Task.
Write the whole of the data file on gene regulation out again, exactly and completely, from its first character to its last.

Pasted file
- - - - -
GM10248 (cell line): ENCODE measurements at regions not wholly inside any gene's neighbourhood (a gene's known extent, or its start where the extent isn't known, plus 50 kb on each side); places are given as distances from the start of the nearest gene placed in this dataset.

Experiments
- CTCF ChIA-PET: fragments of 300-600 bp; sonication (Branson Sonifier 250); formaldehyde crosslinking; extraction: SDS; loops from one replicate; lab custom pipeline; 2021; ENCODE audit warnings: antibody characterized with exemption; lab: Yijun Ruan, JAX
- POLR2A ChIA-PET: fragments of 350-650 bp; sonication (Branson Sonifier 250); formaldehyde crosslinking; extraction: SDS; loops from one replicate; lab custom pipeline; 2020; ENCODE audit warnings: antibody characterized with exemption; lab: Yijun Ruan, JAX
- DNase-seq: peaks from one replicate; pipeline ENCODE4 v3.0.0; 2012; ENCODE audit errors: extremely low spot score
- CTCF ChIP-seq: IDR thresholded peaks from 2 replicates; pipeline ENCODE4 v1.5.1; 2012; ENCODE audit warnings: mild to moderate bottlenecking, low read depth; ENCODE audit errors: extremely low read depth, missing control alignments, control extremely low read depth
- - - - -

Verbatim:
GM10248 (cell line): ENCODE measurements at regions not wholly inside any gene's neighbourhood (a gene's known extent, or its start where the extent isn't known, plus 50 kb on each side); places are given as distances from the start of the nearest gene placed in this dataset.

Experiments
- CTCF ChIA-PET: fragments of 300-600 bp; sonication (Branson Sonifier 250); formaldehyde crosslinking; extraction: SDS; loops from one replicate; lab custom pipeline; 2021; ENCODE audit warnings: antibody characterized with exemption; lab: Yijun Ruan, JAX
- POLR2A ChIA-PET: fragments of 350-650 bp; sonication (Branson Sonifier 250); formaldehyde crosslinking; extraction: SDS; loops from one replicate; lab custom pipeline; 2020; ENCODE audit warnings: antibody characterized with exemption; lab: Yijun Ruan, JAX
- DNase-seq: peaks from one replicate; pipeline ENCODE4 v3.0.0; 2012; ENCODE audit errors: extremely low spot score
- CTCF ChIP-seq: IDR thresholded peaks from 2 replicates; pipeline ENCODE4 v1.5.1; 2012; ENCODE audit warnings: mild to moderate bottlenecking, low read depth; ENCODE audit errors: extremely low read depth, missing control alignments, control extremely low read depth